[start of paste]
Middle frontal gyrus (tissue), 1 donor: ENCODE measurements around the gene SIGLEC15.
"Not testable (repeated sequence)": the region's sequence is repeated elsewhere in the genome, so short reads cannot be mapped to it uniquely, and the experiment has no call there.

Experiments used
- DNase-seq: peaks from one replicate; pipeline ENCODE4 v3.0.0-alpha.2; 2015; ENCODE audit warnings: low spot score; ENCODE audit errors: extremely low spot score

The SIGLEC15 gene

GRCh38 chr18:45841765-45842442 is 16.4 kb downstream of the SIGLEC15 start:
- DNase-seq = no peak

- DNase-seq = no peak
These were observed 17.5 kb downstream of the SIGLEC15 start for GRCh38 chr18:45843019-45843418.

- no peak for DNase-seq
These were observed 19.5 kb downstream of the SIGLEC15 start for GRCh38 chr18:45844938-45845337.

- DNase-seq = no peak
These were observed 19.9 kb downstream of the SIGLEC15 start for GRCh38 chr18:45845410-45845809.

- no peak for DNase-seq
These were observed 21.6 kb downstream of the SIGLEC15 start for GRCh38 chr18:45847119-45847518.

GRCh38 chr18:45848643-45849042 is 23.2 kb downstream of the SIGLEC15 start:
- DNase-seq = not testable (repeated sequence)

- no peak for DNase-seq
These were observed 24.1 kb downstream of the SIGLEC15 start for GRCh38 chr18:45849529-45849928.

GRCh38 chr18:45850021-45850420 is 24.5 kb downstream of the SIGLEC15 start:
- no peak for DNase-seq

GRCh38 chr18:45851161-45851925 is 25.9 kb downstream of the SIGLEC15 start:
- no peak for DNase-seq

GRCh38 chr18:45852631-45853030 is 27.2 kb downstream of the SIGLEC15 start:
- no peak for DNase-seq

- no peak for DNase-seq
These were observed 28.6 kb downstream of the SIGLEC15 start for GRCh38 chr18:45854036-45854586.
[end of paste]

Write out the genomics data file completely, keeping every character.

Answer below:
Middle frontal gyrus (tissue), 1 donor: ENCODE measurements around the gene SIGLEC15.
"Not testable (repeated sequence)": the region's sequence is repeated elsewhere in the genome, so short reads cannot be mapped to it uniquely, and the experiment has no call there.

Experiments used
- DNase-seq: peaks from one replicate; pipeline ENCODE4 v3.0.0-alpha.2; 2015; ENCODE audit warnings: low spot score; ENCODE audit errors: extremely low spot score

The SIGLEC15 gene

GRCh38 chr18:45841765-45842442 is 16.4 kb downstream of the SIGLEC15 start:
- DNase-seq = no peak

- DNase-seq = no peak
These were observed 17.5 kb downstream of the SIGLEC15 start for GRCh38 chr18:45843019-45843418.

- no peak for DNase-seq
These were observed 19.5 kb downstream of the SIGLEC15 start for GRCh38 chr18:45844938-45845337.

- DNase-seq = no peak
These were observed 19.9 kb downstream of the SIGLEC15 start for GRCh38 chr18:45845410-45845809.

- no peak for DNase-seq
These were observed 21.6 kb downstream of the SIGLEC15 start for GRCh38 chr18:45847119-45847518.

GRCh38 chr18:45848643-45849042 is 23.2 kb downstream of the SIGLEC15 start:
- DNase-seq = not testable (repeated sequence)

- no peak for DNase-seq
These were observed 24.1 kb downstream of the SIGLEC15 start for GRCh38 chr18:45849529-45849928.

GRCh38 chr18:45850021-45850420 is 24.5 kb downstream of the SIGLEC15 start:
- no peak for DNase-seq

GRCh38 chr18:45851161-45851925 is 25.9 kb downstream of the SIGLEC15 start:
- no peak for DNase-seq

GRCh38 chr18:45852631-45853030 is 27.2 kb downstream of the SIGLEC15 start:
- no peak for DNase-seq

- no peak for DNase-seq
These were observed 28.6 kb downstream of the SIGLEC15 start for GRCh38 chr18:45854036-45854586.